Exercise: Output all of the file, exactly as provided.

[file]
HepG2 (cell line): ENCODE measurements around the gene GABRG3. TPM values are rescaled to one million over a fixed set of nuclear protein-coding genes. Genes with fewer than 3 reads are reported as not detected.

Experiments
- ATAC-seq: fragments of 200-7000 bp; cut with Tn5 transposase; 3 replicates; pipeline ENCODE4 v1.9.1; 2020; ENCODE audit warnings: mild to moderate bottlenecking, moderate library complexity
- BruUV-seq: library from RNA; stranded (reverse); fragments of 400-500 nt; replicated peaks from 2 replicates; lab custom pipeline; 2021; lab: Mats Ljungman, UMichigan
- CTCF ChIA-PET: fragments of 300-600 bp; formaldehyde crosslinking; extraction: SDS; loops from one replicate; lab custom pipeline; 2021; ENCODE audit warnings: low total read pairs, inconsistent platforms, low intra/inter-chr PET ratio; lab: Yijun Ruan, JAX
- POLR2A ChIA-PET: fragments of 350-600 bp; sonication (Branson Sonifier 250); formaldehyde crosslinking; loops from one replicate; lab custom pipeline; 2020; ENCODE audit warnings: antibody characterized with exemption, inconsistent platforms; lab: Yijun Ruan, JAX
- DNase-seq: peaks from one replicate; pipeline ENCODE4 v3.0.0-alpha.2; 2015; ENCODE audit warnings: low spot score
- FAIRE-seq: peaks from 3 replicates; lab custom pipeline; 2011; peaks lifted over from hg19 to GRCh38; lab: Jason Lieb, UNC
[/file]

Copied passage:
HepG2 (cell line): ENCODE measurements around the gene GABRG3. TPM values are rescaled to one million over a fixed set of nuclear protein-coding genes. Genes with fewer than 3 reads are reported as not detected.

Experiments
- ATAC-seq: fragments of 200-7000 bp; cut with Tn5 transposase; 3 replicates; pipeline ENCODE4 v1.9.1; 2020; ENCODE audit warnings: mild to moderate bottlenecking, moderate library complexity
- BruUV-seq: library from RNA; stranded (reverse); fragments of 400-500 nt; replicated peaks from 2 replicates; lab custom pipeline; 2021; lab: Mats Ljungman, UMichigan
- CTCF ChIA-PET: fragments of 300-600 bp; formaldehyde crosslinking; extraction: SDS; loops from one replicate; lab custom pipeline; 2021; ENCODE audit warnings: low total read pairs, inconsistent platforms, low intra/inter-chr PET ratio; lab: Yijun Ruan, JAX
- POLR2A ChIA-PET: fragments of 350-600 bp; sonication (Branson Sonifier 250); formaldehyde crosslinking; loops from one replicate; lab custom pipeline; 2020; ENCODE audit warnings: antibody characterized with exemption, inconsistent platforms; lab: Yijun Ruan, JAX
- DNase-seq: peaks from one replicate; pipeline ENCODE4 v3.0.0-alpha.2; 2015; ENCODE audit warnings: low spot score
- FAIRE-seq: peaks from 3 replicates; lab custom pipeline; 2011; peaks lifted over from hg19 to GRCh38; lab: Jason Lieb, UNC